And that day would begin the emotional roller coaster that would dominate my life for months to come. The over-riding fact that I could not escape in my mind, until recently, was that I was left for a part-time relationship with a married woman. This notion was devastating to my self-esteem, but I have recently come to realize that I would not feel better if he had left me for a single woman who he wanted to marry. The questions I have and conflicted emotions I feel might be less if open marriage, and her being married, were not a part of the equation, the situation might be more black and white, but at the end of the day, I was cheated on sexually and betrayed by the one person I trusted more than anyone. I was left with the knowledge that I was no longer special to him, that he had let another woman into his heart, and I was part of a triangle in his mind whether I wanted to be there or not. I was left struggling with how to make sense of my husbands choices. And time did not make the situation any more clear. In fact, in part two of the story, I will share with you the struggles I went through trying to get through that first month obeying my psychologist and not making a decision, while feeling like my husband was making a multitude of life decisions without me, into the time where I tried to get control of my life and make my own decisions, through the process of wanting to conduct the end of our marriage differently than others before us had, to the week I participated in an open marriage.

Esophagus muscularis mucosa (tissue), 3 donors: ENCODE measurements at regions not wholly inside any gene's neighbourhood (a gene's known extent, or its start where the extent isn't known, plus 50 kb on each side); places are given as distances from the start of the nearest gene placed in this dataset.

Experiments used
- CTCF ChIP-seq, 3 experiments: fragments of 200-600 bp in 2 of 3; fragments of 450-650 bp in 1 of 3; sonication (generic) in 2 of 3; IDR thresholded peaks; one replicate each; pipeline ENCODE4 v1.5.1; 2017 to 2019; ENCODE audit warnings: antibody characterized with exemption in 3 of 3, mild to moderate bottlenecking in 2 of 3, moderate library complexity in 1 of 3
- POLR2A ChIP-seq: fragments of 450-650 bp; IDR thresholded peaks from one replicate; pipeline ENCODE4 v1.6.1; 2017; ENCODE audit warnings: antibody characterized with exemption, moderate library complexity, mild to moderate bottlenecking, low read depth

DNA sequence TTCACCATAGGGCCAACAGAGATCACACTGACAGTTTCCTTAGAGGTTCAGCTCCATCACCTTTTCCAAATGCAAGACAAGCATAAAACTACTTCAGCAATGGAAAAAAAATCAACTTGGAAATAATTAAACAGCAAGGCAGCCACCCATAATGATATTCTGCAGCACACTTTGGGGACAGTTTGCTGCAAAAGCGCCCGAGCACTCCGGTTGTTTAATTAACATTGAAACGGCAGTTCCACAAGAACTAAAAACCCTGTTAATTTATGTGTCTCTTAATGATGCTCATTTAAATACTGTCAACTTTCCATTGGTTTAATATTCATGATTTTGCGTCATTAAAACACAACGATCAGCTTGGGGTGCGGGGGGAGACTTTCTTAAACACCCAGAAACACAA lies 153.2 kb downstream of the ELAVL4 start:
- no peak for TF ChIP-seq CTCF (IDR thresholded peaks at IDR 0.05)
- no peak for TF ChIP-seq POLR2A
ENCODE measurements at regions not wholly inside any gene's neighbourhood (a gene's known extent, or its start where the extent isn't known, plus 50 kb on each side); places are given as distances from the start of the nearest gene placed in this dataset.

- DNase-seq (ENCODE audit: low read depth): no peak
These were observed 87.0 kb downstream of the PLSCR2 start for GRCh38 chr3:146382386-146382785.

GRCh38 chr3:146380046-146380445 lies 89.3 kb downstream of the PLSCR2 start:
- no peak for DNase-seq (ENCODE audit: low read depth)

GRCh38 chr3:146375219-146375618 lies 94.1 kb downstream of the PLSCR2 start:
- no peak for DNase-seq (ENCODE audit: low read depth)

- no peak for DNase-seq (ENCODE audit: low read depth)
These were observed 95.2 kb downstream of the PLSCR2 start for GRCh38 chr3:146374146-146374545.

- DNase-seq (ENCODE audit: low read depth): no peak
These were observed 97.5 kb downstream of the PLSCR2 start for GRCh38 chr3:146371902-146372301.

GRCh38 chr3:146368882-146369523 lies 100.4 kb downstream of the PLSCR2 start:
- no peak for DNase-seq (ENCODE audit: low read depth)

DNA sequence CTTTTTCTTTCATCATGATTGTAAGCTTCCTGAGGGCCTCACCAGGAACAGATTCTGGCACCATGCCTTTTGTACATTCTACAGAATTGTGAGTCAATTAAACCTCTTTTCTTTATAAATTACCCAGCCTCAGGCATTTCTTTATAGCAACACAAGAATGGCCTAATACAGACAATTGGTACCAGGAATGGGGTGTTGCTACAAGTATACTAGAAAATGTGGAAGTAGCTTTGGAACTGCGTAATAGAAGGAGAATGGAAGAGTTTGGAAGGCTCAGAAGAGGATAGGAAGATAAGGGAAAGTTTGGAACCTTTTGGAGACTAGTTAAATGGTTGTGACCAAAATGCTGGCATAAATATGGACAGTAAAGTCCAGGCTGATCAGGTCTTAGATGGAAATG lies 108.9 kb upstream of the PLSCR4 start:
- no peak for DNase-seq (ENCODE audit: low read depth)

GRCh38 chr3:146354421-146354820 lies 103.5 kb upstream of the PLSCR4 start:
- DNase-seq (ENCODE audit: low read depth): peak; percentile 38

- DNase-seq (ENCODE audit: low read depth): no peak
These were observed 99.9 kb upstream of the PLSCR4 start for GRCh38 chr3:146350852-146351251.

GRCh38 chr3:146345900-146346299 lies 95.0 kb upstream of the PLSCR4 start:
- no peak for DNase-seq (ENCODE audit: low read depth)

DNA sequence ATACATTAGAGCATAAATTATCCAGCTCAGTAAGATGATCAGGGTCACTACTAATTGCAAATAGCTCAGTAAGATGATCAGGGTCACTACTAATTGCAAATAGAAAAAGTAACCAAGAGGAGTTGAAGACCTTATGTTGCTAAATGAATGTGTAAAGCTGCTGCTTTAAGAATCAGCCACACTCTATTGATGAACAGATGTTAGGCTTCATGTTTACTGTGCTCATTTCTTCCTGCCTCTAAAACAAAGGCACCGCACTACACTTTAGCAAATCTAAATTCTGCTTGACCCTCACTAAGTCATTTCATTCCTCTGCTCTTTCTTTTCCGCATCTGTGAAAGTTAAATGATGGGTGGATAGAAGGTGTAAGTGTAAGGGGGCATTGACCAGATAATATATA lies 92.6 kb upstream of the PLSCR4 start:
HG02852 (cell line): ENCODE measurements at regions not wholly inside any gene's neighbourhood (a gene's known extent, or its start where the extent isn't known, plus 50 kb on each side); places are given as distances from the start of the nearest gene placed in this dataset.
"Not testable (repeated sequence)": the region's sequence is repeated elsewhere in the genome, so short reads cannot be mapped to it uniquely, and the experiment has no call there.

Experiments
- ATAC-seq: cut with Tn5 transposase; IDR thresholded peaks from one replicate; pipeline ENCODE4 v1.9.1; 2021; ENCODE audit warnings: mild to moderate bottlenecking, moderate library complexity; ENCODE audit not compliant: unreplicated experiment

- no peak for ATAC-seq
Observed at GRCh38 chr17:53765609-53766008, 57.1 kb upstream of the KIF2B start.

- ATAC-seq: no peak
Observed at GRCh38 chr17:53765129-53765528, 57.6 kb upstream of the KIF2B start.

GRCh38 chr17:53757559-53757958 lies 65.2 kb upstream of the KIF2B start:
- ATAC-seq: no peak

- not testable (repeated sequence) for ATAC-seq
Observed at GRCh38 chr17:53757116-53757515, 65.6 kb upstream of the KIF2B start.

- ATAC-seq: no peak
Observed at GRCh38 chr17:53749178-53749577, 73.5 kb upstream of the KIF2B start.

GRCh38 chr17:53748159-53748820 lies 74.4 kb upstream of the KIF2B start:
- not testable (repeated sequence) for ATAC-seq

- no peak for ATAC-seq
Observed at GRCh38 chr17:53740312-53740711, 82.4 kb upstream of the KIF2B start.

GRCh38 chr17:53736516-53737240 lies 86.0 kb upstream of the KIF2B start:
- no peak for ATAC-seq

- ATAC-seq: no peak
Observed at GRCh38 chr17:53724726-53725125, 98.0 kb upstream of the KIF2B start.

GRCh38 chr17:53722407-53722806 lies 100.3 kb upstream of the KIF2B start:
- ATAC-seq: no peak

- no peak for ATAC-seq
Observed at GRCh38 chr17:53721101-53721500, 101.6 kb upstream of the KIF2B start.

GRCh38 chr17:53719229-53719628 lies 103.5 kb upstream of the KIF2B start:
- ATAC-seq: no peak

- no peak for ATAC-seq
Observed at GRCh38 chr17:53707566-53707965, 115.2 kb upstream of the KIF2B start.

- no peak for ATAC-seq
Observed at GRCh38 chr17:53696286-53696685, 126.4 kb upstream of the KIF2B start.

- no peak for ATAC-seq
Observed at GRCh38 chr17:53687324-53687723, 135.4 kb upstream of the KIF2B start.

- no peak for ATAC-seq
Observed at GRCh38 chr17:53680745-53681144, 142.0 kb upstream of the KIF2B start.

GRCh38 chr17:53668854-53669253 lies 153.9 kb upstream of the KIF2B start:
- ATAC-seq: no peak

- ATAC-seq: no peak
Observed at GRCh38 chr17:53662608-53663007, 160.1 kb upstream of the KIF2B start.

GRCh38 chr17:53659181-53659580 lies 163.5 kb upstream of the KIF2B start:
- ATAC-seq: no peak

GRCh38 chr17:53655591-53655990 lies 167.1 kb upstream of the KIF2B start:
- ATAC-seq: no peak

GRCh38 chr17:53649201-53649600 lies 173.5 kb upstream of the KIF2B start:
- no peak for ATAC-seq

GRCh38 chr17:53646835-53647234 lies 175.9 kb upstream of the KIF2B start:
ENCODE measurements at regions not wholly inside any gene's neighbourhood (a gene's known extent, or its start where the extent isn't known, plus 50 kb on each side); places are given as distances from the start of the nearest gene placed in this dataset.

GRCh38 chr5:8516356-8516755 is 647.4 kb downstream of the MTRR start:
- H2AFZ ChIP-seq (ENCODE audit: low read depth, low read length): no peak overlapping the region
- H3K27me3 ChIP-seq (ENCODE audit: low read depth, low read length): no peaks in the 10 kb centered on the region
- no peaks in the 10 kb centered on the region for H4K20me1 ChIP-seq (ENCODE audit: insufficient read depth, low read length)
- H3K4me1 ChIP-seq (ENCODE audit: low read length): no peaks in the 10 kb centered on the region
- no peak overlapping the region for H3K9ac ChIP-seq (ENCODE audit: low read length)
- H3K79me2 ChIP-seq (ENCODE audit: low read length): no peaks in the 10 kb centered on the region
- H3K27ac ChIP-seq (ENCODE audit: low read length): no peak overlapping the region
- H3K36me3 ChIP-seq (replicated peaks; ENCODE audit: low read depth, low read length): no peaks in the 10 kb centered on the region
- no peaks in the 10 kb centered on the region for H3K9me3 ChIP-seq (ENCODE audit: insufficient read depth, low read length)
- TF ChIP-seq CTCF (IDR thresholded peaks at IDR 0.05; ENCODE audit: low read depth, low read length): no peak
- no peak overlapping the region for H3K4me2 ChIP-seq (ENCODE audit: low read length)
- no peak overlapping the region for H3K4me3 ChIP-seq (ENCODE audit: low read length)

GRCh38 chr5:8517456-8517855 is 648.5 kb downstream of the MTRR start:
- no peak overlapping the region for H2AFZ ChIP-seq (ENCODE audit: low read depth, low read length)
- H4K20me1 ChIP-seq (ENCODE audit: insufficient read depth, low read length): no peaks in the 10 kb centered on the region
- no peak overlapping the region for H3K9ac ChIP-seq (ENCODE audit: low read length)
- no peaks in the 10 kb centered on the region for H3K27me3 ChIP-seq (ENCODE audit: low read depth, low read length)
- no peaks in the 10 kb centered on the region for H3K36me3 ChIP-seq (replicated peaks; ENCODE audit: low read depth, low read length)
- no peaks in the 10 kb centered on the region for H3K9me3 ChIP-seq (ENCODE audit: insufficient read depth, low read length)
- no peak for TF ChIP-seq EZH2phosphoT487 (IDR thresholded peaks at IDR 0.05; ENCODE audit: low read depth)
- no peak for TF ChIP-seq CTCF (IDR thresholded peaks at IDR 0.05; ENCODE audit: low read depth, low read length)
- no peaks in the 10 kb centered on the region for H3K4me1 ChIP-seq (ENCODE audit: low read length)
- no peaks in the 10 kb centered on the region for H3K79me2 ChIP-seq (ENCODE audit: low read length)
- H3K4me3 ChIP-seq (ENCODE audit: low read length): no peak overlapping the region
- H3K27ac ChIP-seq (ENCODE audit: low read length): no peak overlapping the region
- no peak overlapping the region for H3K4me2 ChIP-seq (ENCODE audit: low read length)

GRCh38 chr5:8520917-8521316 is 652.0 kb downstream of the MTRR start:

The photo is of my son and I before my ride-along on Sunday June 9, 2013.